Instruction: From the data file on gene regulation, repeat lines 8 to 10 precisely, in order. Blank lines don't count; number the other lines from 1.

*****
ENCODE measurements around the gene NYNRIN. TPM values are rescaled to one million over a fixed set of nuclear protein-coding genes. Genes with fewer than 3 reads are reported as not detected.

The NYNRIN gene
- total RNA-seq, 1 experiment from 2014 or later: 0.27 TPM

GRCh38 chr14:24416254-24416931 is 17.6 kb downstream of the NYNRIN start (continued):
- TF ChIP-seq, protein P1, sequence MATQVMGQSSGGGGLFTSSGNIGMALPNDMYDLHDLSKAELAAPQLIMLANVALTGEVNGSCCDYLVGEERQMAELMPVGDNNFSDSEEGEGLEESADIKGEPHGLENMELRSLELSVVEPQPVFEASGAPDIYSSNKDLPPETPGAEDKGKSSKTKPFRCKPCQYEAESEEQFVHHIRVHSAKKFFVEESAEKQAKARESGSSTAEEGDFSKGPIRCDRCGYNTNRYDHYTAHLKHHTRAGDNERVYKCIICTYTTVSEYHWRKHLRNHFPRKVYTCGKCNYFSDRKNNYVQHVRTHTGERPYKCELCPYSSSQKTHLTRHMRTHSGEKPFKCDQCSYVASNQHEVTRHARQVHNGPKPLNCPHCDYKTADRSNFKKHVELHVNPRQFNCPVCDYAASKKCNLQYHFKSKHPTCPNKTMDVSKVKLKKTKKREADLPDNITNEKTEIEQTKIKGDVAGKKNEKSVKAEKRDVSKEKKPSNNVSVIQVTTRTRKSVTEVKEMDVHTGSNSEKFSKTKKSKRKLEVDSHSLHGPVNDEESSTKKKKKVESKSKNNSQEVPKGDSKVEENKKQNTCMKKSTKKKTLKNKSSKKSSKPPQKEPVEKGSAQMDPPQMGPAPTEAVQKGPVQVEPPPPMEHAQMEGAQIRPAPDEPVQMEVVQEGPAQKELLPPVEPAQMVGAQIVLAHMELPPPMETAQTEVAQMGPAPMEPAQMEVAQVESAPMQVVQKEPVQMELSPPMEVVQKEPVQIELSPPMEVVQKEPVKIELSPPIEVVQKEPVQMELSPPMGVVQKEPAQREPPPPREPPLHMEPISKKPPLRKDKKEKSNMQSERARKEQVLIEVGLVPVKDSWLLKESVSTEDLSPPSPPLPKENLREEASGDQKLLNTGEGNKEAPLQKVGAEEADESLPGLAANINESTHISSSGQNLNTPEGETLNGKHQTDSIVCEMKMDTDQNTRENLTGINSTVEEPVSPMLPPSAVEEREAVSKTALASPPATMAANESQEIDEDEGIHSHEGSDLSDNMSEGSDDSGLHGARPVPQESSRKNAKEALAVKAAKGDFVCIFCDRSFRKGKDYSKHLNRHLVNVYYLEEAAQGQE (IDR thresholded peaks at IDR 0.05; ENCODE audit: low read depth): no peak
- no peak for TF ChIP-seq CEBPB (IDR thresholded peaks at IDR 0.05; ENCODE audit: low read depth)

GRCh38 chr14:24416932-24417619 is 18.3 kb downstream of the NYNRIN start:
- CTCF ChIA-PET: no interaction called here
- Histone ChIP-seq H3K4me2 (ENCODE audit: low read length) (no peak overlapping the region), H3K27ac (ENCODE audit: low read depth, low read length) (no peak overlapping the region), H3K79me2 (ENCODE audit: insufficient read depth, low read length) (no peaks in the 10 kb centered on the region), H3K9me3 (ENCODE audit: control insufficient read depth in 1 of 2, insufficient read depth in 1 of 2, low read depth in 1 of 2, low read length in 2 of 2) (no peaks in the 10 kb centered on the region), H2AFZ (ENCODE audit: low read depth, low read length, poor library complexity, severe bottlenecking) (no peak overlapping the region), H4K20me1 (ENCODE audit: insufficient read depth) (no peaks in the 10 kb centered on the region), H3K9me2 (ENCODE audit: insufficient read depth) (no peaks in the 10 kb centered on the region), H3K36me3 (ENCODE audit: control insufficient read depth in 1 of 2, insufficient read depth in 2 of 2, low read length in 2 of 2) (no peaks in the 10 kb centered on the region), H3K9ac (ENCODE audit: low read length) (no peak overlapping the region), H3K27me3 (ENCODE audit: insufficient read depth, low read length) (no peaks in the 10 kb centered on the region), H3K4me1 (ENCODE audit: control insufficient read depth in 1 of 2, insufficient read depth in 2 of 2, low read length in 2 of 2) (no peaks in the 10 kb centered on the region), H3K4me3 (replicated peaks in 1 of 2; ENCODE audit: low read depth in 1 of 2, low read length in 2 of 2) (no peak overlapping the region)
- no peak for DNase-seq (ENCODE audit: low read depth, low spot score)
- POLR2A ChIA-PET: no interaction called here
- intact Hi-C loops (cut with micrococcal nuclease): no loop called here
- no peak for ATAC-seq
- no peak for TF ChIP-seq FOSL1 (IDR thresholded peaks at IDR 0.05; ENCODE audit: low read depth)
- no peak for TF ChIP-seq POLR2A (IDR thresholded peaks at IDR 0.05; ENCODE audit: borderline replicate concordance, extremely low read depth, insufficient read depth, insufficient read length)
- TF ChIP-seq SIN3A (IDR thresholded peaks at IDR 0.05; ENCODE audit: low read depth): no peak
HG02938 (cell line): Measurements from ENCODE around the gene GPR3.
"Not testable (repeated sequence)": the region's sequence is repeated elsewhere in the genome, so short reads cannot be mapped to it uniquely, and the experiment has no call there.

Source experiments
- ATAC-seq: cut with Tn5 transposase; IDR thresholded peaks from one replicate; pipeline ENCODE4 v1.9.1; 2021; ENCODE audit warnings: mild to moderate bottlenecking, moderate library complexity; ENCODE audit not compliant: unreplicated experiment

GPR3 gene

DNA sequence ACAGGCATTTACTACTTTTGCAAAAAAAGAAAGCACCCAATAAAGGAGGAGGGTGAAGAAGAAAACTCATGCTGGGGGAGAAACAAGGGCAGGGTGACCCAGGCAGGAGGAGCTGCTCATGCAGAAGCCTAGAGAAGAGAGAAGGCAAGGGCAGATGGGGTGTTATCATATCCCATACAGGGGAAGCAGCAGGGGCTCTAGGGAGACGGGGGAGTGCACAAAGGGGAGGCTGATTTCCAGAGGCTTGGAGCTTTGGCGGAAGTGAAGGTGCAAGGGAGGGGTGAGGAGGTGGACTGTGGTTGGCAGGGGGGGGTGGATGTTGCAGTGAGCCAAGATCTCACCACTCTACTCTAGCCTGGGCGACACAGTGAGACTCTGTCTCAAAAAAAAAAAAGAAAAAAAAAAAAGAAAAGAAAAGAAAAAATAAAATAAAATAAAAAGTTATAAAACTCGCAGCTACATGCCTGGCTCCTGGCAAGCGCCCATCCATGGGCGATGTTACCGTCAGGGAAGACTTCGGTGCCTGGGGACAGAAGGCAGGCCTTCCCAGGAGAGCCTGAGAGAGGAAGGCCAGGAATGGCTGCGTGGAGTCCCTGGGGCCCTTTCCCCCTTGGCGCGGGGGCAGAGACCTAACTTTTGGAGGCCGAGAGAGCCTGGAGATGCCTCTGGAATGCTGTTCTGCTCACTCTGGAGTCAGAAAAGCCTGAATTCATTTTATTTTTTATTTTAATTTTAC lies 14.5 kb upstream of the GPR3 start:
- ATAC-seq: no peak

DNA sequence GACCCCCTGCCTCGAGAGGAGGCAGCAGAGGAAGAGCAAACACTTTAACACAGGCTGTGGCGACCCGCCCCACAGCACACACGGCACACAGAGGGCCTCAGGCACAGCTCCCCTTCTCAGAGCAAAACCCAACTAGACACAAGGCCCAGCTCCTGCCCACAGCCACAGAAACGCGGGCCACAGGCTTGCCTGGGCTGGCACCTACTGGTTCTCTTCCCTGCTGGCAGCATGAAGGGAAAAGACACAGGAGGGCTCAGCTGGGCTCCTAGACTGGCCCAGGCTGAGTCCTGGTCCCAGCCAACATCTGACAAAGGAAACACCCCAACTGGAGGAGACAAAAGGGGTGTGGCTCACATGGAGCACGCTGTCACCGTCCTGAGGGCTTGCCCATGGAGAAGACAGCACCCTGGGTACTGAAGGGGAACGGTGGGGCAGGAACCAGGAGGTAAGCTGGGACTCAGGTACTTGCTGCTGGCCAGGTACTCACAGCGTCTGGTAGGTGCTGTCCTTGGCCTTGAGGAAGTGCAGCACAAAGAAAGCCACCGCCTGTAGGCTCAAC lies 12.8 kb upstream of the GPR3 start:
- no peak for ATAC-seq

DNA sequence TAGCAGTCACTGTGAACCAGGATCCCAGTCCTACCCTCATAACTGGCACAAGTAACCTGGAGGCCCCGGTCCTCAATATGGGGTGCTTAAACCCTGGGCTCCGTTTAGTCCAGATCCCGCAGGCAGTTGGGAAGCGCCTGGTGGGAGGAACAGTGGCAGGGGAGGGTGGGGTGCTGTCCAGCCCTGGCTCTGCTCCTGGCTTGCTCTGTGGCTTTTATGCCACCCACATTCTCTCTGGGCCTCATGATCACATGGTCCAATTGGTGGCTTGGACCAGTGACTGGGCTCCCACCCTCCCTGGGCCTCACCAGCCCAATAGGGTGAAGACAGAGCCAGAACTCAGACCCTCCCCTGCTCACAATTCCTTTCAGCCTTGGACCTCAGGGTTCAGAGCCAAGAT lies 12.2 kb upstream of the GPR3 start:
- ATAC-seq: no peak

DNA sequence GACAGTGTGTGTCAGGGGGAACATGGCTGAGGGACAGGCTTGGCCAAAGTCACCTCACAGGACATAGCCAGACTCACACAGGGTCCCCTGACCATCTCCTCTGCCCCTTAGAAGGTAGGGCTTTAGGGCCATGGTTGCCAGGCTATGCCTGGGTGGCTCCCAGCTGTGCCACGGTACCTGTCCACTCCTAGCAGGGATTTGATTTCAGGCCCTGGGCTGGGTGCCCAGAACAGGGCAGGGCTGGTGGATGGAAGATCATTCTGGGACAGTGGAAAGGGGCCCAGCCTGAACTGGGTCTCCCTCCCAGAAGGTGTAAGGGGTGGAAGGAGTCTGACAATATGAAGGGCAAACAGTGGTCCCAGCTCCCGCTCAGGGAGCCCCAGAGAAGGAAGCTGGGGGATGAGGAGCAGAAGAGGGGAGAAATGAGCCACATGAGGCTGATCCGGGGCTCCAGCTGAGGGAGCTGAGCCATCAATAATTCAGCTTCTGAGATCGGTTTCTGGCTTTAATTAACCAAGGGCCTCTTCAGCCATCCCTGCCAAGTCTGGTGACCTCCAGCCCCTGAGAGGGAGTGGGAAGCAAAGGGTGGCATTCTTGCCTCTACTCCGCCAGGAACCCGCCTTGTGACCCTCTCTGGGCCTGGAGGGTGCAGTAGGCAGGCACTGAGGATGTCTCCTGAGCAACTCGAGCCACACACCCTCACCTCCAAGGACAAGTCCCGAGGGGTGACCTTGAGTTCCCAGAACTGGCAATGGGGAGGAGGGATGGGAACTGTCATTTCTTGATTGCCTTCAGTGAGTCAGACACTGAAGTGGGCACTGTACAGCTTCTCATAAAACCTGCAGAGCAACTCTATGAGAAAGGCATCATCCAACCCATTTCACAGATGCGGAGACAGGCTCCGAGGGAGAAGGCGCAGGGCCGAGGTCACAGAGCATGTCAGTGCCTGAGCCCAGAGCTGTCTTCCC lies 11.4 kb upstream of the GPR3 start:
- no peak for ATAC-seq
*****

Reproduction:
- CTCF ChIA-PET: no interaction called here
- Histone ChIP-seq H3K4me2 (ENCODE audit: low read length) (no peak overlapping the region), H3K27ac (ENCODE audit: low read depth, low read length) (no peak overlapping the region), H3K79me2 (ENCODE audit: insufficient read depth, low read length) (no peaks in the 10 kb centered on the region), H3K9me3 (ENCODE audit: control insufficient read depth in 1 of 2, insufficient read depth in 1 of 2, low read depth in 1 of 2, low read length in 2 of 2) (no peaks in the 10 kb centered on the region), H2AFZ (ENCODE audit: low read depth, low read length, poor library complexity, severe bottlenecking) (no peak overlapping the region), H4K20me1 (ENCODE audit: insufficient read depth) (no peaks in the 10 kb centered on the region), H3K9me2 (ENCODE audit: insufficient read depth) (no peaks in the 10 kb centered on the region), H3K36me3 (ENCODE audit: control insufficient read depth in 1 of 2, insufficient read depth in 2 of 2, low read length in 2 of 2) (no peaks in the 10 kb centered on the region), H3K9ac (ENCODE audit: low read length) (no peak overlapping the region), H3K27me3 (ENCODE audit: insufficient read depth, low read length) (no peaks in the 10 kb centered on the region), H3K4me1 (ENCODE audit: control insufficient read depth in 1 of 2, insufficient read depth in 2 of 2, low read length in 2 of 2) (no peaks in the 10 kb centered on the region), H3K4me3 (replicated peaks in 1 of 2; ENCODE audit: low read depth in 1 of 2, low read length in 2 of 2) (no peak overlapping the region)
- no peak for DNase-seq (ENCODE audit: low read depth, low spot score)